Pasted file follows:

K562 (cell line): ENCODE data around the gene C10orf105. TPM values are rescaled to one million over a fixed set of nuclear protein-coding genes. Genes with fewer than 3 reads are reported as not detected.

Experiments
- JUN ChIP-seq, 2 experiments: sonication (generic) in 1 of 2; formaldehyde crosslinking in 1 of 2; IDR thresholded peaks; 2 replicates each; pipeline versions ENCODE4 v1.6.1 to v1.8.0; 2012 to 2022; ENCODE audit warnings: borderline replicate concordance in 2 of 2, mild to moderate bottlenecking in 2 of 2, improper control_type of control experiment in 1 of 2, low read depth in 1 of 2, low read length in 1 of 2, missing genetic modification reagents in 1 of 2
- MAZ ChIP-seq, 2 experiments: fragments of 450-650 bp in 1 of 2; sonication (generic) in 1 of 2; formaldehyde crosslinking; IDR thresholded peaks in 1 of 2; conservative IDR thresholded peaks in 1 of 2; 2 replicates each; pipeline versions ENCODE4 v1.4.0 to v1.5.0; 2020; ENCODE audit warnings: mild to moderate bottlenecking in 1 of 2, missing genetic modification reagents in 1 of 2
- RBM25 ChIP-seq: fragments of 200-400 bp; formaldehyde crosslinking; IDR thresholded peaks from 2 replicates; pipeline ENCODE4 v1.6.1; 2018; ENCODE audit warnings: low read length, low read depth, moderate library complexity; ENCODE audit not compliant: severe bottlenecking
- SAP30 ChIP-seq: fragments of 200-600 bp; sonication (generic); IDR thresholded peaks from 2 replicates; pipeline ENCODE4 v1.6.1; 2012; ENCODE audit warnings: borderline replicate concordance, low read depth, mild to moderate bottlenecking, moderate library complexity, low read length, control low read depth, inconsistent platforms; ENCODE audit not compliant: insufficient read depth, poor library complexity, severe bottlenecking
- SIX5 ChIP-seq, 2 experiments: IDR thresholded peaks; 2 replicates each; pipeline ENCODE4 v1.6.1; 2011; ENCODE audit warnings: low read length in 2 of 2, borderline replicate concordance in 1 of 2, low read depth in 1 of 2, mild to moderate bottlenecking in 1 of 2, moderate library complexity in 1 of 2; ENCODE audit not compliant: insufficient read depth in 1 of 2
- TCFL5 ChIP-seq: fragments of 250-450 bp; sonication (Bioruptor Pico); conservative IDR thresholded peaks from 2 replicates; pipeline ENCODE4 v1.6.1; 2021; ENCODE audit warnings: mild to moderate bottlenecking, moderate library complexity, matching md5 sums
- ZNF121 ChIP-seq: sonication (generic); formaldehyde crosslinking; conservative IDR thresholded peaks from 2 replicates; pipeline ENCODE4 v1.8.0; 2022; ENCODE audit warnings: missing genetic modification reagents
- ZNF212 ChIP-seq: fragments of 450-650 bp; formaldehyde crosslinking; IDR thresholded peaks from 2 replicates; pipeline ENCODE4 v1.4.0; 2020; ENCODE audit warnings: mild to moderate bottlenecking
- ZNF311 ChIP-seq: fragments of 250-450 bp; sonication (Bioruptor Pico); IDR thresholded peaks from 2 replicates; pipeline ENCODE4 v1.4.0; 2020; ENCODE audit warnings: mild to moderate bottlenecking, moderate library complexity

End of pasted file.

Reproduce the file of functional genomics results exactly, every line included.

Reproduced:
K562 (cell line): ENCODE data around the gene C10orf105. TPM values are rescaled to one million over a fixed set of nuclear protein-coding genes. Genes with fewer than 3 reads are reported as not detected.

Experiments
- JUN ChIP-seq, 2 experiments: sonication (generic) in 1 of 2; formaldehyde crosslinking in 1 of 2; IDR thresholded peaks; 2 replicates each; pipeline versions ENCODE4 v1.6.1 to v1.8.0; 2012 to 2022; ENCODE audit warnings: borderline replicate concordance in 2 of 2, mild to moderate bottlenecking in 2 of 2, improper control_type of control experiment in 1 of 2, low read depth in 1 of 2, low read length in 1 of 2, missing genetic modification reagents in 1 of 2
- MAZ ChIP-seq, 2 experiments: fragments of 450-650 bp in 1 of 2; sonication (generic) in 1 of 2; formaldehyde crosslinking; IDR thresholded peaks in 1 of 2; conservative IDR thresholded peaks in 1 of 2; 2 replicates each; pipeline versions ENCODE4 v1.4.0 to v1.5.0; 2020; ENCODE audit warnings: mild to moderate bottlenecking in 1 of 2, missing genetic modification reagents in 1 of 2
- RBM25 ChIP-seq: fragments of 200-400 bp; formaldehyde crosslinking; IDR thresholded peaks from 2 replicates; pipeline ENCODE4 v1.6.1; 2018; ENCODE audit warnings: low read length, low read depth, moderate library complexity; ENCODE audit not compliant: severe bottlenecking
- SAP30 ChIP-seq: fragments of 200-600 bp; sonication (generic); IDR thresholded peaks from 2 replicates; pipeline ENCODE4 v1.6.1; 2012; ENCODE audit warnings: borderline replicate concordance, low read depth, mild to moderate bottlenecking, moderate library complexity, low read length, control low read depth, inconsistent platforms; ENCODE audit not compliant: insufficient read depth, poor library complexity, severe bottlenecking
- SIX5 ChIP-seq, 2 experiments: IDR thresholded peaks; 2 replicates each; pipeline ENCODE4 v1.6.1; 2011; ENCODE audit warnings: low read length in 2 of 2, borderline replicate concordance in 1 of 2, low read depth in 1 of 2, mild to moderate bottlenecking in 1 of 2, moderate library complexity in 1 of 2; ENCODE audit not compliant: insufficient read depth in 1 of 2
- TCFL5 ChIP-seq: fragments of 250-450 bp; sonication (Bioruptor Pico); conservative IDR thresholded peaks from 2 replicates; pipeline ENCODE4 v1.6.1; 2021; ENCODE audit warnings: mild to moderate bottlenecking, moderate library complexity, matching md5 sums
- ZNF121 ChIP-seq: sonication (generic); formaldehyde crosslinking; conservative IDR thresholded peaks from 2 replicates; pipeline ENCODE4 v1.8.0; 2022; ENCODE audit warnings: missing genetic modification reagents
- ZNF212 ChIP-seq: fragments of 450-650 bp; formaldehyde crosslinking; IDR thresholded peaks from 2 replicates; pipeline ENCODE4 v1.4.0; 2020; ENCODE audit warnings: mild to moderate bottlenecking
- ZNF311 ChIP-seq: fragments of 250-450 bp; sonication (Bioruptor Pico); IDR thresholded peaks from 2 replicates; pipeline ENCODE4 v1.4.0; 2020; ENCODE audit warnings: mild to moderate bottlenecking, moderate library complexity